Usually on Labor Day weekend, Grover T. (Tom) Crosslin and Rolland Rohm are putting in long hours on the Rainbow Farm end of the season “Hemp Festival” in Vandalia, Michigan. Not this year. During the Labor Day weekend, according to news accounts, Crosslin, the owner and operator of Rainbow Farm, and Rohm deliberately set fire to ten structures at the hemp haven. Law enforcement reports claim that Crosslin and Rohm allegedly fired at a news helicopter that was videotaping the fires and at a police surveillance plane. This allowed local law enforcement officials to call in the FBI under the guise of “weapons” charges.

On Labor Day, following a four-day stand-off with the FBI and state and local police authorities, Crosslin was shot and killed by an FBI agent. The next day Rohm was shot and killed as well.

Marijuana activists in Michigan and the Midwest are comparing this to Waco and Ruby Ridge. Increasingly throughout the region, militant activists infused with an angry populism, radical environmentalism and a leave-me-alone libertarianism have defiantly held rural hemp festivals once the exclusive domain of liberal college towns like Ann Arbor.

Since 1996, Crosslin has sponsored hemp education and pro-marijuana rallies under a variety of names at the Rainbow Farm. Memorial Day, the 4th of July and Labor Day saw the gathering of bands, alternative political parties like the Greens and Libertarians, educational and environmental groups and one year even the Democratic candidate for Governor of Michigan. The festivals drew surveillance from state and local police but few legal problems.

This year, things changed dramatically following the traffic death of a youth who had attended a festival. Using the pretext of a temporary employee whose taxes had not been withheld, state and local authorities raided the farm and arrested both Crosslin and Rohm. A variety of felony charges followed from allegedly growing marijuana.

Crosslin had supported alternative candidates for Cass County prosecutor and sheriff in the past and felt the raid on his property was partly politically motivated. Crosslin was hit with charges that left him facing 20 years in prison and his bail was set at $150,000. The state was moving forward by midsummer in an attempt to seize Rainbow Farm under civil asset forfeiture proceedings stemming from the marijuana charges. At the same time a local judge had issued an injunction barring Crosslin from holding any hemp or marijuana related gatherings at the campgrounds. Friends and supporters of Crosslin say that what pushed he and Rohm over the edge was not so much the possibility of losing the farm, but the fact that Michigan child welfare authorities had seized Rohm’s 12-year-old son and placed him in a foster home after the raid.

Crosslin and Rohm decided to openly defy local authorities and hold a small symbolic rally at the campground in mid-August. Consequently, Crosslin’s bail was revoked and he was ordered to appear before the court the Friday before Labor Day weekend. Instead of showing up for the hearing, Crosslin and Rohm chose to systematically burn the buildings that were the direct result of the proceeds provided by the hemp festivals. The campgrounds had grown from little more than a muddy farm field with a few outhouses to perhaps the best hemp campground in the country with a general store that sold hemp products, a poolroom and lounge, indoor showers and other amenities. High Times had named Rainbow Farms “the 14th best place in the world to get stoned.”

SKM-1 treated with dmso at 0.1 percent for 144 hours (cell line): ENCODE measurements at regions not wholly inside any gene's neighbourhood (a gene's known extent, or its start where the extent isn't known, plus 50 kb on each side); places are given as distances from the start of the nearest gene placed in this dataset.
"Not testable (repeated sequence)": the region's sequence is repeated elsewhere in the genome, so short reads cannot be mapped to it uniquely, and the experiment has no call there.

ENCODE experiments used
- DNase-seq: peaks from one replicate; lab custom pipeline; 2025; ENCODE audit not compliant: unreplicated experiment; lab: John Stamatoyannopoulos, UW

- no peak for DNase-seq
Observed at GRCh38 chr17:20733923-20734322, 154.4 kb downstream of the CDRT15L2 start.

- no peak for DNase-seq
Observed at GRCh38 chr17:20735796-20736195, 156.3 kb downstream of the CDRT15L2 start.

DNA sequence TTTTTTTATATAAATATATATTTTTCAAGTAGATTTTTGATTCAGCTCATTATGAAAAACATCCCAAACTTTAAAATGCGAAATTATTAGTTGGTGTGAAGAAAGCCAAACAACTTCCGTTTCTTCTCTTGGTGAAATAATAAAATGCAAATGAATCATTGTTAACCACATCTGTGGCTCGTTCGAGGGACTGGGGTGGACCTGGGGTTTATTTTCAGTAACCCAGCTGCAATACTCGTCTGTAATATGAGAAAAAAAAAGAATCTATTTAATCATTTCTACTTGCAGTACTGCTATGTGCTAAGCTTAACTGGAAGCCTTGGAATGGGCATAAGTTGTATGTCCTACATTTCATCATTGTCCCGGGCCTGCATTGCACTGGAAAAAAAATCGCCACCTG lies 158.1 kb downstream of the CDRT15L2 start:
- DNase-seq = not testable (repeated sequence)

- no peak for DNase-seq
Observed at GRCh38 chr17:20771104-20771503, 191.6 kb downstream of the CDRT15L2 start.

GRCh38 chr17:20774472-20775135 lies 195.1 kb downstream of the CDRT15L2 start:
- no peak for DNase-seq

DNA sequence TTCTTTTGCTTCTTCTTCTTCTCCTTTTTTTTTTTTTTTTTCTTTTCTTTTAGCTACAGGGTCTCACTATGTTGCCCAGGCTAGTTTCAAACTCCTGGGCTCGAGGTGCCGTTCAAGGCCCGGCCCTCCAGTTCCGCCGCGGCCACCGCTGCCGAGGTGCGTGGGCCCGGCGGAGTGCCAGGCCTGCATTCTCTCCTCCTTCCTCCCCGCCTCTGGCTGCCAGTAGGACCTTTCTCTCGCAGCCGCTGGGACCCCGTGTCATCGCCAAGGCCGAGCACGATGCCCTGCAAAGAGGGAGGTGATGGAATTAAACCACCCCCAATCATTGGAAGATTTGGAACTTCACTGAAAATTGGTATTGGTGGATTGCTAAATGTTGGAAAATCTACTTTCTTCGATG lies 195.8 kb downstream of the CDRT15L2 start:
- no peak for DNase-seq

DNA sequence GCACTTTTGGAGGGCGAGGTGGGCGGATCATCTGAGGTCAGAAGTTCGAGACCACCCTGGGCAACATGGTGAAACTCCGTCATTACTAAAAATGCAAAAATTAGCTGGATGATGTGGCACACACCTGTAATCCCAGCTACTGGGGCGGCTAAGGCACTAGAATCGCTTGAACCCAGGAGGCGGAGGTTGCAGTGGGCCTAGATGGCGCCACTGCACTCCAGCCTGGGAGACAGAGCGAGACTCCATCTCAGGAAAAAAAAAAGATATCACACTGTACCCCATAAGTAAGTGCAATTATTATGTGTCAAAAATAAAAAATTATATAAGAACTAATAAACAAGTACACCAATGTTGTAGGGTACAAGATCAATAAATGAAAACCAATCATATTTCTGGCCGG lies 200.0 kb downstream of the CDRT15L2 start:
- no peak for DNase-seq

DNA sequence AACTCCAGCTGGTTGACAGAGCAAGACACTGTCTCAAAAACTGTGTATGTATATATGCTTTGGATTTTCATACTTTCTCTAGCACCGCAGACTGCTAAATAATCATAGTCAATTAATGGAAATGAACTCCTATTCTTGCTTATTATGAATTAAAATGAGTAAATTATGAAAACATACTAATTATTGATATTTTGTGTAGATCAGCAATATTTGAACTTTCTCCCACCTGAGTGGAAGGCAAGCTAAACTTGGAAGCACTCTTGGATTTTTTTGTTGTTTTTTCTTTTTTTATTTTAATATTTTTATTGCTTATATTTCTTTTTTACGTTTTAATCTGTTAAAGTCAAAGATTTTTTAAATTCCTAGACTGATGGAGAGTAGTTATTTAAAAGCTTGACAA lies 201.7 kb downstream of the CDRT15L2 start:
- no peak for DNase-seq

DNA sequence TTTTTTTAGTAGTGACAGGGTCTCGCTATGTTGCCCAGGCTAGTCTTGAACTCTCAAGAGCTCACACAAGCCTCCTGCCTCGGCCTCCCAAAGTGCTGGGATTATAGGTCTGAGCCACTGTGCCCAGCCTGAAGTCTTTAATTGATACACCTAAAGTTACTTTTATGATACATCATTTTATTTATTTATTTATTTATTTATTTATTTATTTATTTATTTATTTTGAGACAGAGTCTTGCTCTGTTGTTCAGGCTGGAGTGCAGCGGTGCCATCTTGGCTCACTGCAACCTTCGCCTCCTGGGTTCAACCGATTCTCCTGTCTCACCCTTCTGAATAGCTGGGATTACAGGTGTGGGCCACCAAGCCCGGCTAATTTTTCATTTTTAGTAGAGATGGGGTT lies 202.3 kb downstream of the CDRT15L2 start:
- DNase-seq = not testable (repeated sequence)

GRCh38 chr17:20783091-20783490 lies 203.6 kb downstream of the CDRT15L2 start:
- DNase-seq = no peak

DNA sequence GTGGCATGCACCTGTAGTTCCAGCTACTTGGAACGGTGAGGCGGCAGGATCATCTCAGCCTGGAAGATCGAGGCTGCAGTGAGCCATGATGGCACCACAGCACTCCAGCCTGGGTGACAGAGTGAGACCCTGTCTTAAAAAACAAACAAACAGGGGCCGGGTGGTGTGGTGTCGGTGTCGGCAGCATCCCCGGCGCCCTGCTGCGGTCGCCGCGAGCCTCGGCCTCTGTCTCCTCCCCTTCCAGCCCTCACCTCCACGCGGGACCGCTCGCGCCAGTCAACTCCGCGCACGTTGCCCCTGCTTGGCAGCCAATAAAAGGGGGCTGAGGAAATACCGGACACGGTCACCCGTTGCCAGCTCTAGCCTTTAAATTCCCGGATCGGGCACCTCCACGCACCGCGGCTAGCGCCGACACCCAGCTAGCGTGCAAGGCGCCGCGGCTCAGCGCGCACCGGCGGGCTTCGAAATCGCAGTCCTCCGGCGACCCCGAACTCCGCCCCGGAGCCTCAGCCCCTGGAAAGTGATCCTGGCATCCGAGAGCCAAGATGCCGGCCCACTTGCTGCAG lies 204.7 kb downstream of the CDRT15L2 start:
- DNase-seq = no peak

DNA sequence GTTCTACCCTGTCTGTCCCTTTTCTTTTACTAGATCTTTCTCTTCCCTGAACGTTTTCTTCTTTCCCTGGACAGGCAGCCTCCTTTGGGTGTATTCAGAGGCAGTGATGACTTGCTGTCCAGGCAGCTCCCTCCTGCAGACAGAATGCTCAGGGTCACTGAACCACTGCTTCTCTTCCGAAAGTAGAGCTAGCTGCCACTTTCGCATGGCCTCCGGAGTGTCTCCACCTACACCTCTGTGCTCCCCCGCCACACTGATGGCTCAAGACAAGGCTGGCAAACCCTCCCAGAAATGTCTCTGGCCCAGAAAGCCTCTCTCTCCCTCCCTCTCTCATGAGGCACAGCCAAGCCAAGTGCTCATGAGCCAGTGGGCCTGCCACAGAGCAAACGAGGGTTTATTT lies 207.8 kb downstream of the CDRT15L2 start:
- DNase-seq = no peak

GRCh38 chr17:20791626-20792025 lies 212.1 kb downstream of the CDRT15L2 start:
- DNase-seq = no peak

Crosslin despised hard drugs and saw them as a curse and a scourge to be driven from his property. Many festival-goers found the atmosphere at the farm so friendly that parents and children were a large part of the scene. Crosslin had also purchased a rundown brick mansion in the area and was renovating it into a bed and breakfast. He was also well known for buying Christmas presents for underprivileged children.

The fallout from the FBI’s killing of Crosslin and Rohm quickly spread through the Midwest hemp community. Dozens of Rainbow Farm supporters gathered near the farm during the standoff and continued to hold vigils after the bloody siege ended. One sign common among the Rainbow Farm supporters was “Those who make peaceful revolution impossible demand violent revolution.”

Rainbow Farm supporter J.W. Burkey contacted the Free Press with the following message that he’d sent “to the peace officers of Cass County”: “I am sure that you all know that what you did was wrong. You became police officers to protect our freedom, not to suppress a culture that the majority disagrees with. Since the Vietnam War, the law enforcement community has been used to suppress the ‘hippie’ culture by enforcing laws against pot, a substance less harmful than many legal drugs. We have sent millions of people to prisons, leaving destitute families, so that they don’t ruin their lives with drugs. We have given up so many of the rights that our ancestors fought for.”

Burkey says that what the police did at Rainbow Farms “is a crime.” His message urged people to “please stand up for freedom before it’s too late. Tell the sheriff that the inhalation of the smoke of the Indian hemp plant is the right of every free man and woman. The government does not have the right to destroy the lives of those who choose to exercise that right.”

The Columbus Institute for Contemporary Journalism sponsored the Rainbow Farm hemp festivals from 1998-2000 and send our deepest condolences to the family, friends and supporters of Rainbow Farms.

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